By Justice Litle Markets diving... gold putting in the biggest one-day move in history... Goldman Sachs and Morgan Stanley on the edge of the vortex... It’s almost a cliché to say we’re living in historic times, but this time it’s true. We haven’t seen anything like this since the panic of 1907. Time is needed to sort this all out.
Money management is often dismissed as a dull subject. New traders especially can’t be bothered with it. They’re too full of vim and vigor -- anxious to get to the “good stuff” and not concerned about risk.
Eventually, the new trader takes a hit from Mr. Market: Whoa! You mean I can actually get hurt in this game?
After the first real setback, many would-be traders lose their nerve. But those who tough it out find a resolve to become stronger and smarter. Their hunger for knowledge increases along with their determination.
This is when the light bulb clicks on: Hmm. Maybe there’s something to that “money management” stuff after all...
I’ve been studying money management (MM) ideas for more than a decade. In my three years as a commodity broker, I saw clearly how MM helped turn some clients into consistent winners... and how neglect of it pushed others to the brink. The topic has fascinated me ever since. (I’m one of those weirdos who thinks this stuff is fun...)
I don’t want to spend too much time on MM in these pages (lest we bore the newbies to tears). But it’s a truly important topic, so we’ll revisit the subject from time to time. I’ll collect your questions and answer them as best I can. Here are a few for starters.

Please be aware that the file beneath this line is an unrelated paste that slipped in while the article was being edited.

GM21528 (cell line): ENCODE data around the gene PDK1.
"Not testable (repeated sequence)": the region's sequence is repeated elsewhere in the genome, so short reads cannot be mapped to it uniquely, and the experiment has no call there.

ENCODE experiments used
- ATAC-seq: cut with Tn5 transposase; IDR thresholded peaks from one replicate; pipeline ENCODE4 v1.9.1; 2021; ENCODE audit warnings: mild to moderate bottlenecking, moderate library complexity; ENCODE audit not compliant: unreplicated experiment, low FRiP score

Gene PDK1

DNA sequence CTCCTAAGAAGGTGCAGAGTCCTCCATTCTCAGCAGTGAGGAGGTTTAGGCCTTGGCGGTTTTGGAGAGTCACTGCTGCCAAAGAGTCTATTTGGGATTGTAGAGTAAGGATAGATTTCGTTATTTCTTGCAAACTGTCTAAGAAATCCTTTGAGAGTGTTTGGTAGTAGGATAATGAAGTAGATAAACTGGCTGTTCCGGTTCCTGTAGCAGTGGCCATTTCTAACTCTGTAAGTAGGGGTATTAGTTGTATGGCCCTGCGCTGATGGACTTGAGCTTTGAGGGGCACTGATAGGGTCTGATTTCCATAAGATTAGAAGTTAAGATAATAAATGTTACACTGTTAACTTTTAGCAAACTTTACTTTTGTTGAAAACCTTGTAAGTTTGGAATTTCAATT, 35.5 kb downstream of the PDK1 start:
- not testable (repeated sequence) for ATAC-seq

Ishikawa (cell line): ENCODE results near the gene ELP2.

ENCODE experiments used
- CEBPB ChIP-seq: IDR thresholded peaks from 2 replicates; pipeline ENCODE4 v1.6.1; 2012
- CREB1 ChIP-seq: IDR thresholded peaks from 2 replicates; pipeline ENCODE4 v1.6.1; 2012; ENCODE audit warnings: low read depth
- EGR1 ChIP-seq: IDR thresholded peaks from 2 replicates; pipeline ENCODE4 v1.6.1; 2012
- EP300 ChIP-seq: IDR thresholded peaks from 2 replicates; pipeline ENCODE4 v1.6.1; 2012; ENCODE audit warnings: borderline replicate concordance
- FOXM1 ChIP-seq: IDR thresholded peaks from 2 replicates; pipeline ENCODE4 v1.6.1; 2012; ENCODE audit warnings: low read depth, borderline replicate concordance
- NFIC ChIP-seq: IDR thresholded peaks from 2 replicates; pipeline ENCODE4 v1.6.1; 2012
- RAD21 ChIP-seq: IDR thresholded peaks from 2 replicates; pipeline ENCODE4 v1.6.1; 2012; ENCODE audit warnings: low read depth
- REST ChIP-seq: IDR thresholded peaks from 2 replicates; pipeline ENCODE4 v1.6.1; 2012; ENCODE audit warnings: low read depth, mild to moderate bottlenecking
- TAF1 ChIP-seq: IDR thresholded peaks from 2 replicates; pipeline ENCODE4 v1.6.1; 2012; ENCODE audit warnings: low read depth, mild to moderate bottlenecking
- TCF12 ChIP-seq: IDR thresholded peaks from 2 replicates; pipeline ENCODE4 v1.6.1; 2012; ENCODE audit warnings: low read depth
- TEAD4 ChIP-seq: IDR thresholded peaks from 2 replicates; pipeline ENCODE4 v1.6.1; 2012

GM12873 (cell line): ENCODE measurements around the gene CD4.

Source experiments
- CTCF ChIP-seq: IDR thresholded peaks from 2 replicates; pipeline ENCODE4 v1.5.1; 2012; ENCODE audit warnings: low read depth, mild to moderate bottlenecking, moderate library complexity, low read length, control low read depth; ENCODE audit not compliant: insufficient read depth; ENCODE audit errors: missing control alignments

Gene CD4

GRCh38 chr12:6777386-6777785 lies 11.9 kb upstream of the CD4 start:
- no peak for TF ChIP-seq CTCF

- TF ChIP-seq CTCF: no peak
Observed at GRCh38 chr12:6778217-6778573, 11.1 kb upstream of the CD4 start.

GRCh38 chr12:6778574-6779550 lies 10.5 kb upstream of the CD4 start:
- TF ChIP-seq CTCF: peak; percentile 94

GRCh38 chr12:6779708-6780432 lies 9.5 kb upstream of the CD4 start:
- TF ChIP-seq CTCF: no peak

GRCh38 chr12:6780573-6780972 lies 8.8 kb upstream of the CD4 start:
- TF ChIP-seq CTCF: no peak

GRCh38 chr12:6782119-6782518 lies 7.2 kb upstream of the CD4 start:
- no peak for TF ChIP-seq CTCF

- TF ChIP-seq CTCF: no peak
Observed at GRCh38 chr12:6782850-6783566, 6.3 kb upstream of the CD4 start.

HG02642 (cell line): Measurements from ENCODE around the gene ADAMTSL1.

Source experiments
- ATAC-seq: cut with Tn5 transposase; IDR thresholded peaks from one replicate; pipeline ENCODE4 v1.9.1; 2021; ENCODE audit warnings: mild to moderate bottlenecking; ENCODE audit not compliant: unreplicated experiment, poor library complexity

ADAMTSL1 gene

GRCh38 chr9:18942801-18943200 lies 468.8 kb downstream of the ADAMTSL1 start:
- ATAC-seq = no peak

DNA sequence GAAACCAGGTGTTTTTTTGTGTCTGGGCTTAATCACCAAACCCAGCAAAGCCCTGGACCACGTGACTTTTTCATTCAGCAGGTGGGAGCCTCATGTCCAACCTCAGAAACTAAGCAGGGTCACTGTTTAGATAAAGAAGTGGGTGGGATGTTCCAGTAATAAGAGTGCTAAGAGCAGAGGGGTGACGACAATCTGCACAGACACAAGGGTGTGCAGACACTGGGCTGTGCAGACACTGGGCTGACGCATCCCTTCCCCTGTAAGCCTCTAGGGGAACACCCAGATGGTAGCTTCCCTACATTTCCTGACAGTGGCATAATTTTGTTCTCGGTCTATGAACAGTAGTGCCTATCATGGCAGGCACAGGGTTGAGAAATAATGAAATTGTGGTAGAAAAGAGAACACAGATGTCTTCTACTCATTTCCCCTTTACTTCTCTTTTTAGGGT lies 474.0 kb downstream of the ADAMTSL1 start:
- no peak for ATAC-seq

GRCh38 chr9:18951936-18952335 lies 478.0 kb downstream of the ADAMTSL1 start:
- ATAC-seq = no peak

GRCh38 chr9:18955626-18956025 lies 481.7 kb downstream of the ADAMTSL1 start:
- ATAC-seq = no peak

...I would like to see more about money management. Most of what I have seen says to only put 2% of your account on any one trade. This is fine if you are running a billion or even a few million but if you are running a few thousand it is meaningless. I suggest that the next time you are making a recommendation you go into this in detail for people with different account sizes. - TD reader David H.
I understand your frustration. The traditional advice assumes every trader or investor starts out with a large pool of capital. We know this isn’t true. In fact, the opposite is probably true. We also know that it’s possible to turn thousands into millions, because real traders have done it. It’s happened plenty of times before, and will happen plenty of times again in future.
If you have a large starting base of capital, Job One is to keep what you’ve got. That means sizing positions conservatively -- keeping planned risk per trade in the single-digit percent range. Things can work differently, though, if (a) you are starting out very small, and (b) you have an ongoing stream of capital that constantly replenishes the portfolio.
Say, for example, that Trader X has only a few thousand dollars in his trading account. But now give Trader X the ability to add $300 per month to his account balance. What is the total available capital for the trading account? It’s not helpful to take a static snapshot. You can’t just quote the balance, because it goes up every four weeks or so with the new capital infusion.
Point being, “risk capital” can be a very fluid concept. Future cash flows are as important to consider as available cash here and now.
A basic MM rule of thumb I use is that, with a very small pool of capital (like a few thousand bucks), you want to be either very conservative or very aggressive, depending on your risk profile and your ability to replenish the account. The middle ground doesn’t do much good; it’s better to go for the gusto or stay cautious, depending on what’s right for you.